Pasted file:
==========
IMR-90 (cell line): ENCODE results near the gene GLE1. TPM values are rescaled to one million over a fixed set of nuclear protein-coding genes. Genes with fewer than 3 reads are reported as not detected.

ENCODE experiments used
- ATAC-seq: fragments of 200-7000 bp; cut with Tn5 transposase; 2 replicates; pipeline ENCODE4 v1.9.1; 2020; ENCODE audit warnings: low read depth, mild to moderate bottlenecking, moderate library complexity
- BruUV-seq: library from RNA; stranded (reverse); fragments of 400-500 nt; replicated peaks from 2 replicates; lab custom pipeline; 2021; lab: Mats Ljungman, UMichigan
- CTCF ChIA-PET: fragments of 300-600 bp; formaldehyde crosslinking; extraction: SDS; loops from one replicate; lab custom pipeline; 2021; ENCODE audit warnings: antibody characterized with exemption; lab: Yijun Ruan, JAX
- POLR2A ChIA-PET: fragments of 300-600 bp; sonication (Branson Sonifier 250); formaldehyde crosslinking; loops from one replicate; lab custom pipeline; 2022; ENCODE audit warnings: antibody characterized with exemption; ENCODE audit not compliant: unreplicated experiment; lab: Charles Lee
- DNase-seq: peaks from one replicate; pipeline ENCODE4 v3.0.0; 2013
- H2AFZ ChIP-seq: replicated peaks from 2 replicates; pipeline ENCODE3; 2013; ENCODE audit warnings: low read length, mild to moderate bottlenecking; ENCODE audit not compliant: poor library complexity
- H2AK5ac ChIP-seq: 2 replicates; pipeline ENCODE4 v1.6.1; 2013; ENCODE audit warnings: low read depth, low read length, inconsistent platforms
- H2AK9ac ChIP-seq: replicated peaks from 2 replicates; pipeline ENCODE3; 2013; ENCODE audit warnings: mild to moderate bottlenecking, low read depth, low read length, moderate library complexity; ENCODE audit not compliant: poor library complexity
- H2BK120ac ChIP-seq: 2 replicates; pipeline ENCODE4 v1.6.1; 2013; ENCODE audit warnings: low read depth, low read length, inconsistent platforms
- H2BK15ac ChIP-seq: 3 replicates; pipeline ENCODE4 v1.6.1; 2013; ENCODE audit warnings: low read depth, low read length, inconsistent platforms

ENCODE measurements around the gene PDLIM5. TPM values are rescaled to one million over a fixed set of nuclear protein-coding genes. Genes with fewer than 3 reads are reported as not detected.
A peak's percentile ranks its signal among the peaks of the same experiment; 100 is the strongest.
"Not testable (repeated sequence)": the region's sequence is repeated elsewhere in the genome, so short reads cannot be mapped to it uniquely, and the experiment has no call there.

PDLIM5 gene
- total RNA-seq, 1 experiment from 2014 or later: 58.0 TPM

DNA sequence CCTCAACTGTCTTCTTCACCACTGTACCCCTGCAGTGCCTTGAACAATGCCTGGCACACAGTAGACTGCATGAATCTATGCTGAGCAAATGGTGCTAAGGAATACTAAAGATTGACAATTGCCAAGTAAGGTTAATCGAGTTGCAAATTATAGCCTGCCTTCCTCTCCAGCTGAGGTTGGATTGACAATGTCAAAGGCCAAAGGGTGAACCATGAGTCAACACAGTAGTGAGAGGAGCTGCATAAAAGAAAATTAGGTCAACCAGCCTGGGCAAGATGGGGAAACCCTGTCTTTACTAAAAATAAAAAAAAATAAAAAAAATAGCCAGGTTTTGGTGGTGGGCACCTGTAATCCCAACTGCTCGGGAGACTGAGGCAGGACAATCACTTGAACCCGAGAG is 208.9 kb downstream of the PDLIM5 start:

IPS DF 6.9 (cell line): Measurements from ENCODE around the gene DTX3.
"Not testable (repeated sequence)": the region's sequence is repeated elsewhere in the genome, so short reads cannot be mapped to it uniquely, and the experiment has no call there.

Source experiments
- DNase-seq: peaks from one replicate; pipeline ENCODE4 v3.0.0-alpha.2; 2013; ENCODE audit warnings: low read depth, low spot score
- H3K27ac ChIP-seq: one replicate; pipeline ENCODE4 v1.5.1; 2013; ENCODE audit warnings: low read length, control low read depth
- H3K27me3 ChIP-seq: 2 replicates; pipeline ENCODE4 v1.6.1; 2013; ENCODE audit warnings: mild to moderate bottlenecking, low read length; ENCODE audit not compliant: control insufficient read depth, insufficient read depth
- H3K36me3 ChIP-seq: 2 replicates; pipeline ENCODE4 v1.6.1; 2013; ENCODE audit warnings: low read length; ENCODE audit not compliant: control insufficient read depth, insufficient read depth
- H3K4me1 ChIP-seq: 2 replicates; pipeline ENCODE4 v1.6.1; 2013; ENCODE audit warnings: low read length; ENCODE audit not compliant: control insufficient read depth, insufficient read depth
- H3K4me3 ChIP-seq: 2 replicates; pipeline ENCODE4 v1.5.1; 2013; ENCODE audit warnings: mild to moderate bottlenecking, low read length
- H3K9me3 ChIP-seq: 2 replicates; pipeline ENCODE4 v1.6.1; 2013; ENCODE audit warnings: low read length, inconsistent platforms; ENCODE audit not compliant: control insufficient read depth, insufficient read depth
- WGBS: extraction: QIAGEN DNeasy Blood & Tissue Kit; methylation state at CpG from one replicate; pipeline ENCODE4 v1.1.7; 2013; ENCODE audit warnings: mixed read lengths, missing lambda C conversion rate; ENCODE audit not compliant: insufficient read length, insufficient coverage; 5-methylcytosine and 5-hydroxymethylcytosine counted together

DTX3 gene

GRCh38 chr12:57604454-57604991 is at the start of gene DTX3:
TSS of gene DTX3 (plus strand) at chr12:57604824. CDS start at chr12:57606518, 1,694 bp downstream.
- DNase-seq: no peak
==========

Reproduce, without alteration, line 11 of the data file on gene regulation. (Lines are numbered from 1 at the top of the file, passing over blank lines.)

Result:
- H2BK120ac ChIP-seq: 2 replicates; pipeline ENCODE4 v1.6.1; 2013; ENCODE audit warnings: low read depth, low read length, inconsistent platforms